Each January, the editorial staff of the American Botanical Council (ABC) compiles a list of the 10 most popular HerbalEGram articles from the previous year, as determined by the number of individual link clicks. The list reflects the topics that interested the organization’s diverse audience of researchers, educators, health care professionals, industry members, the media, and other members of the public.
The top 10 HerbalEGram articles of 2020 included two stories on the impacts of the COVID-19 pandemic on the supply chains for botanical ingredients; reports about global issues including the kava (Piper methysticum, Piperaceae) trade in Vanuatu and the alleged racial motivation behind the murder of a Maya healer; a review of a documentary that extols the potential benefits of fungi; and several installments from ABC’s ongoing Food as Medicine series, a project helmed by ABC Education Coordinator Jenny Perez in collaboration with HerbalGram Associate Editor Hannah Bauman that presents research on health-promoting foods that consumers commonly find in local grocery stores.
The most-clicked HerbalEGram article of 2020 was a Food as Medicine article about black elder berry (Sambucus nigra, Adoxaceae). All parts of the elder plant, including its flowers and root bark, have been used for medicinal purposes, but many people associate the dark-purple fruits with cold and flu season because of their immune-regulating properties. The article was published in February at the height of the cold and flu season in the United States and as the COVID-19 virus was spreading rapidly around the world. Author Perez took a deep look into the folk traditions of elder berry and the progress modern research is making to determine its mechanisms of action.
The second-most-clicked story, by HerbalEGram guest contributor Karen Raterman, investigated the impacts of COVID-19 on the supply chain for herbal supplement ingredients. Raterman interviewed many representatives from botanical suppliers and supplement manufacturers about this ongoing situation and learned how these companies are balancing the safety of their workers, the unprecedented surge in demand seen in March and April 2020, the challenge of sourcing ingredients, and how, moving forward, these challenges may help build a stronger industry.
Below is the full list of HerbalEGram’s 10 most popular stories of 2020. All articles can be found on ABC’s website at https://herbalgram.org/resources/herbalegram/.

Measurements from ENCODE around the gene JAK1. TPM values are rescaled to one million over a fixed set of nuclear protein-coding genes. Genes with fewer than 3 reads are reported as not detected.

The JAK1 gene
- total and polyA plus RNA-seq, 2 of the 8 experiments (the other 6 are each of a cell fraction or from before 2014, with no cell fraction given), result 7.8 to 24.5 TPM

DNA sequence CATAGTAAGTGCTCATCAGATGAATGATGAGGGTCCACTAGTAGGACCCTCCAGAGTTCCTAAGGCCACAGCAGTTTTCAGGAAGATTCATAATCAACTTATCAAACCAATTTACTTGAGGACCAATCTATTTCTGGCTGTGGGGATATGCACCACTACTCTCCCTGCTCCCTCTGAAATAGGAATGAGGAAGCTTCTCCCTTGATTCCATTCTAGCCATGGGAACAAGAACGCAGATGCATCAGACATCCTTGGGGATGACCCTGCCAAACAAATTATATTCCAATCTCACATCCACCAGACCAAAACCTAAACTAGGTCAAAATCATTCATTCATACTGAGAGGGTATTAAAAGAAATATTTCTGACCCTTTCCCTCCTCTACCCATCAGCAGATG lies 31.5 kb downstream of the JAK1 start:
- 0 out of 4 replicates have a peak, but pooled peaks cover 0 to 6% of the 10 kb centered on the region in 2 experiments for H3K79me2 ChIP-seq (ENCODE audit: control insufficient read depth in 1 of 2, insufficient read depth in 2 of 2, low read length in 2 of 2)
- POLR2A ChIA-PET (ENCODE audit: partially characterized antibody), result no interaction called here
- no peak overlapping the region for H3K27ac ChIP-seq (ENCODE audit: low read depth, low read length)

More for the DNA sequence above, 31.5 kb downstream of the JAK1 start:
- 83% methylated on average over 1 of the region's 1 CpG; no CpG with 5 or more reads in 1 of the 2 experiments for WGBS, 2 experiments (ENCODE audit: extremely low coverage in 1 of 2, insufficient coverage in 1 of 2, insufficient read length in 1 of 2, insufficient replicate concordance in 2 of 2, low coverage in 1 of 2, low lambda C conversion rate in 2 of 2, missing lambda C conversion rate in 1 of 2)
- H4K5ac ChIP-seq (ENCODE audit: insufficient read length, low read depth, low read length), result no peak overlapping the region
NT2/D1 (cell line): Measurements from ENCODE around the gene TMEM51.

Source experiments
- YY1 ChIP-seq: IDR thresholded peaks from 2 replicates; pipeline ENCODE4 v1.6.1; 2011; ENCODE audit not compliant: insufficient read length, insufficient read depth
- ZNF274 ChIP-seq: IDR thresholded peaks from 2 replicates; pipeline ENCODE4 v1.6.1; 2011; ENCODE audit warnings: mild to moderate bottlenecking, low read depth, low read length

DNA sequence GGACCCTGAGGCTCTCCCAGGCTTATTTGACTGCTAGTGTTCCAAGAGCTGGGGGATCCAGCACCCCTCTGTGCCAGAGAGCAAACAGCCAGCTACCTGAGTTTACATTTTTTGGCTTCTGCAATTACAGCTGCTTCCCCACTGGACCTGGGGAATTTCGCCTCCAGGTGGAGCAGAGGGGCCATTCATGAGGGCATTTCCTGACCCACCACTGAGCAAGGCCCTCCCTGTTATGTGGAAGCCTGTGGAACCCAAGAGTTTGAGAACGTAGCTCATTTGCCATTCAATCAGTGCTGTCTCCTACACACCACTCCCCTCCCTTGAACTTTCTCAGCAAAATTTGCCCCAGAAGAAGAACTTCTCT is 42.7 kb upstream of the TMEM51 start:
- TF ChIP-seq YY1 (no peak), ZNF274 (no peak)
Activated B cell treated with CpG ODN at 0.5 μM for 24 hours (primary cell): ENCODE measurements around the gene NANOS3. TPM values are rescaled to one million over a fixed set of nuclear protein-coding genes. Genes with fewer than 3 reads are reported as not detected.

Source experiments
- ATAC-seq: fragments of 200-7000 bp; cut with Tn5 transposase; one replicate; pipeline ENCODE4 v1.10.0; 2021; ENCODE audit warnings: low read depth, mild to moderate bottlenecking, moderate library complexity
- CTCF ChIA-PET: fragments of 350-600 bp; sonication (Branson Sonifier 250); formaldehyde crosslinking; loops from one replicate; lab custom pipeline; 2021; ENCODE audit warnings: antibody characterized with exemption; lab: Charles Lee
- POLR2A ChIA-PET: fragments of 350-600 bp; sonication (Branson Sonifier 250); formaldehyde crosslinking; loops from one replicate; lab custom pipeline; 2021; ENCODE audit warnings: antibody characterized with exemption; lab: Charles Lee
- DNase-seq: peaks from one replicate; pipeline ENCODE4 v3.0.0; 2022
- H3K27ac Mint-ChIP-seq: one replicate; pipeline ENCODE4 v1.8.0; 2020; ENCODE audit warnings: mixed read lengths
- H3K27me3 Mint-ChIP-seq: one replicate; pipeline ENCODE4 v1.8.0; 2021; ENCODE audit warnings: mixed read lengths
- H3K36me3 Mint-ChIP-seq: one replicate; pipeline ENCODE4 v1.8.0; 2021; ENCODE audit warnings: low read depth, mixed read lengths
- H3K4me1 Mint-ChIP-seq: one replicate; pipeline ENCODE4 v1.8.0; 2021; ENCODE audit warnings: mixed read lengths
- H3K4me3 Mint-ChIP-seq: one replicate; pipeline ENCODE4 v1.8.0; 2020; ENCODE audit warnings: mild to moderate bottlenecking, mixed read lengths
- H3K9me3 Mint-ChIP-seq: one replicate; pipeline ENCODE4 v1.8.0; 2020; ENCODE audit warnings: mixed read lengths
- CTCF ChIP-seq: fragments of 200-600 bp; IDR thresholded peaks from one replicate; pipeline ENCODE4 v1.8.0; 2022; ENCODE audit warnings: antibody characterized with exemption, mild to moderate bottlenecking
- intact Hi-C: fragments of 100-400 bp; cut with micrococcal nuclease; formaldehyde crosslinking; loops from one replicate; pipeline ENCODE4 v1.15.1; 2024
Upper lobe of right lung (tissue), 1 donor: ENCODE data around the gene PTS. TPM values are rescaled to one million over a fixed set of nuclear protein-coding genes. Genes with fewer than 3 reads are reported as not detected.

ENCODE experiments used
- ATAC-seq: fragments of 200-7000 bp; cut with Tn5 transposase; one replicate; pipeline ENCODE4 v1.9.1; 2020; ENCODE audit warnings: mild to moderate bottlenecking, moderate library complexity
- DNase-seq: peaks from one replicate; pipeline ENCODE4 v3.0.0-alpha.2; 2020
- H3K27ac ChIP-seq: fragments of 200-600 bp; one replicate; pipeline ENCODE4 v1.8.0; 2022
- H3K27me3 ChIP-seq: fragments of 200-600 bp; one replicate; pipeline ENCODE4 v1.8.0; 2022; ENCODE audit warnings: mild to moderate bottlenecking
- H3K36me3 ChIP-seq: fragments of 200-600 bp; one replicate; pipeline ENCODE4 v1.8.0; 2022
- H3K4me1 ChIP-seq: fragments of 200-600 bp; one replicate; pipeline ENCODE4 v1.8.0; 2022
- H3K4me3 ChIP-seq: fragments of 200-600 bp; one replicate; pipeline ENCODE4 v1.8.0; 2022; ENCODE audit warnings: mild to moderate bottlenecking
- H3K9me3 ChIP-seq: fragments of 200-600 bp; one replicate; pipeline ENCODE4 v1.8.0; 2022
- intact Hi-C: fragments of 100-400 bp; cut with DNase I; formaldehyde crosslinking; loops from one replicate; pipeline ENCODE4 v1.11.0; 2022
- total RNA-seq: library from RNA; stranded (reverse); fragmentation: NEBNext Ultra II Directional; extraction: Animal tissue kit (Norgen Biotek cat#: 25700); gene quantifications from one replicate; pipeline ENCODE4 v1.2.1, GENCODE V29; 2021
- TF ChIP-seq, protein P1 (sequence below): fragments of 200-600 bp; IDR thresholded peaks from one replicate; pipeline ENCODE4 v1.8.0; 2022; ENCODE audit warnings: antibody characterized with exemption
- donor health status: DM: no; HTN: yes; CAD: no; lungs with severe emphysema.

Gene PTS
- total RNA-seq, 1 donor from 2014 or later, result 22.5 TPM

- Food as Medicine: Black Elder Berry (Sambucus nigra, Adoxaceae)
By Jenny Perez (February 2020)
Once called the “medicine chest of the country people,” the elder shrub has long been a source of food and medicine and is associated with longevity and vitality. Every flu season, many people turn to preparations made from its deep-purple berries to ward off and shorten the duration of flu symptoms. With a tradition of medicinal use that spans centuries, elder berries are becoming one of the most popular immune system strengtheners in the world.
- Herbal Companies Brace for Supply Chain Impacts of COVID-19
By Karen Raterman (April 2020)
The economic impacts of the COVID-19 pandemic have yet to be fully realized, but many business sectors, including the herbal industry, have already experienced significant disruptions. As the virus continues to spread around the world, many consumers have turned to herbal products marketed or traditionally used for immune health benefits. This surge in demand, particularly for herbal materials usually sourced from China, the original epicenter of the outbreak, has forced many companies to look for new suppliers or alternative formulas. Despite these unprecedented challenges, responsible members of the herbal industry remain optimistic and committed to delivering quality products for consumers.
- Food as Medicine: Cashew (Anacardium occidentale, Anacardiaceae)
By Jenny Perez (October 2020)
The curious case of the cashew: It belongs to the same family as poison ivy (Toxicodendron spp.), grows at the end of a pseudofruit, and goes through a lengthy processing procedure to reach store shelves. Cashew is high in fat and also contains fatty acids, tannins, and other polyphenols that may aid a number of metabolic conditions with minimal impacts on weight gain.